By: Kathryn Jackson
As a kid, it’s easy to believe your parents are superheroes. But as you grow up – and especially after becoming a parent yourself – you realize that they’re just people. They work hard to do their best, but ultimately make mistakes that they regret (who doesn’t?). Our parents’ humanity impacts our lives for better for worst, and the vast majority of us – from small annoyances to extreme harms – have childhood memories that make us say, “I want to do ______ differently than my parents did.”
Last week, I had a conversation with my mom that I’ve been thinking about ever since. As we were taking a walk, she said to me, “One of the biggest regrets of my life is teaching my kids to stay in and stay safe, rather than go out and make a difference.” Whew.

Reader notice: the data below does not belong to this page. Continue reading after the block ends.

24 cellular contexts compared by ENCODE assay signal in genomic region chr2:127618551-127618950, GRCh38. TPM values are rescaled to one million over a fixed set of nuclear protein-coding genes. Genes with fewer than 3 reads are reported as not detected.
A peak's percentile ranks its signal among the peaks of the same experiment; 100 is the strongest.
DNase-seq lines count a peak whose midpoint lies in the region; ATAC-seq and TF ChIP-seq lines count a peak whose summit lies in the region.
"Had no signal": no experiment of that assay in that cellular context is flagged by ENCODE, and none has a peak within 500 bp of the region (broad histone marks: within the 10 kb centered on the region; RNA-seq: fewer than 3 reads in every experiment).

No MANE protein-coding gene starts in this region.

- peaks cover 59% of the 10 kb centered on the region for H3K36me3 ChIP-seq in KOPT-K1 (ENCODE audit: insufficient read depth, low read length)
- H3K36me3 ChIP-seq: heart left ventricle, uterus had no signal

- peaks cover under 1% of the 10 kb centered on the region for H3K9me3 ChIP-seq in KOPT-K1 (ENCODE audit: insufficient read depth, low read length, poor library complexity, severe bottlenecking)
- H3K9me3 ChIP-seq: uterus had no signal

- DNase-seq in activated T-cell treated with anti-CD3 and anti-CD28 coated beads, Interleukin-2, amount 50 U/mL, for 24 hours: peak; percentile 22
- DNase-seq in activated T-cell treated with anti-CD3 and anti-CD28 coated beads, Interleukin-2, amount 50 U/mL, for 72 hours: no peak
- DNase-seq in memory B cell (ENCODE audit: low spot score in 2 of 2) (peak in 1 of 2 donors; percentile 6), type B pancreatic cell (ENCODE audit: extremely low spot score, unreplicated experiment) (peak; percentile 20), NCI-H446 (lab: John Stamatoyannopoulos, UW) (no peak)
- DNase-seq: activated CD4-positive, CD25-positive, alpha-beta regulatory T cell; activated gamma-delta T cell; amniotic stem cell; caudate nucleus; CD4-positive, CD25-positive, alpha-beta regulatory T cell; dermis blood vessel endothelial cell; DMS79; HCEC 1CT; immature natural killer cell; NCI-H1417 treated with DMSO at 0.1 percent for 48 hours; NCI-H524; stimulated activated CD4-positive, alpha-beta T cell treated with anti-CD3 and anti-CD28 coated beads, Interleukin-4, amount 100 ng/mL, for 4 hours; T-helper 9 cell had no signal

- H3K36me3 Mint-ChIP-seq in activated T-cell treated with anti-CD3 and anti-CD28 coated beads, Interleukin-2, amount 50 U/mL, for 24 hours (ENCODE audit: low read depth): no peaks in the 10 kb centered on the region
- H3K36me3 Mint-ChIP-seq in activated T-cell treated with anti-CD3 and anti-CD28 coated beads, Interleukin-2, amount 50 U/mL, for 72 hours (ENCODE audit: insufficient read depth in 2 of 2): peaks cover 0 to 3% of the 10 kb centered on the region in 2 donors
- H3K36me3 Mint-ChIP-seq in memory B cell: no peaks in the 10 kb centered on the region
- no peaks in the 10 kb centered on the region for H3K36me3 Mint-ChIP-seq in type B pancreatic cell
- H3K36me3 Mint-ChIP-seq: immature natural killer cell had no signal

I think this is an idea we can all relate to. When I think about my kids going through negative experiences like heartbreak, grief, uncertainty, and fear, I have a visceral reaction. I get a pit in my stomach, and I want to gather them up in my arms and keep them safe forever. But I know I can’t do that.
For their sake and mine, I have to encourage them to make new friends. This could lead to rejection. I must teach them to speak out when someone is being hurt or bullied. This could lead to alienation. I cannot keep them from falling in love. This could lead to heartbreak.
Every single thing I long for my children to be and to receive in their lives could lead to loss. That’s the deal we make when we enter into this dangerous and wonderful world. For all the good, there is grief, and for all the beauty, there is brokenness.
We don’t get to choose one or the other for our children, but we can teach them about self-worth, listening to their gut to avoid truly dangerous situations, introducing them to new experiences under our watchful eyes, and most of all – reminding them over and over, day after day, that they are ours, and come what may, they will never, ever lose our love.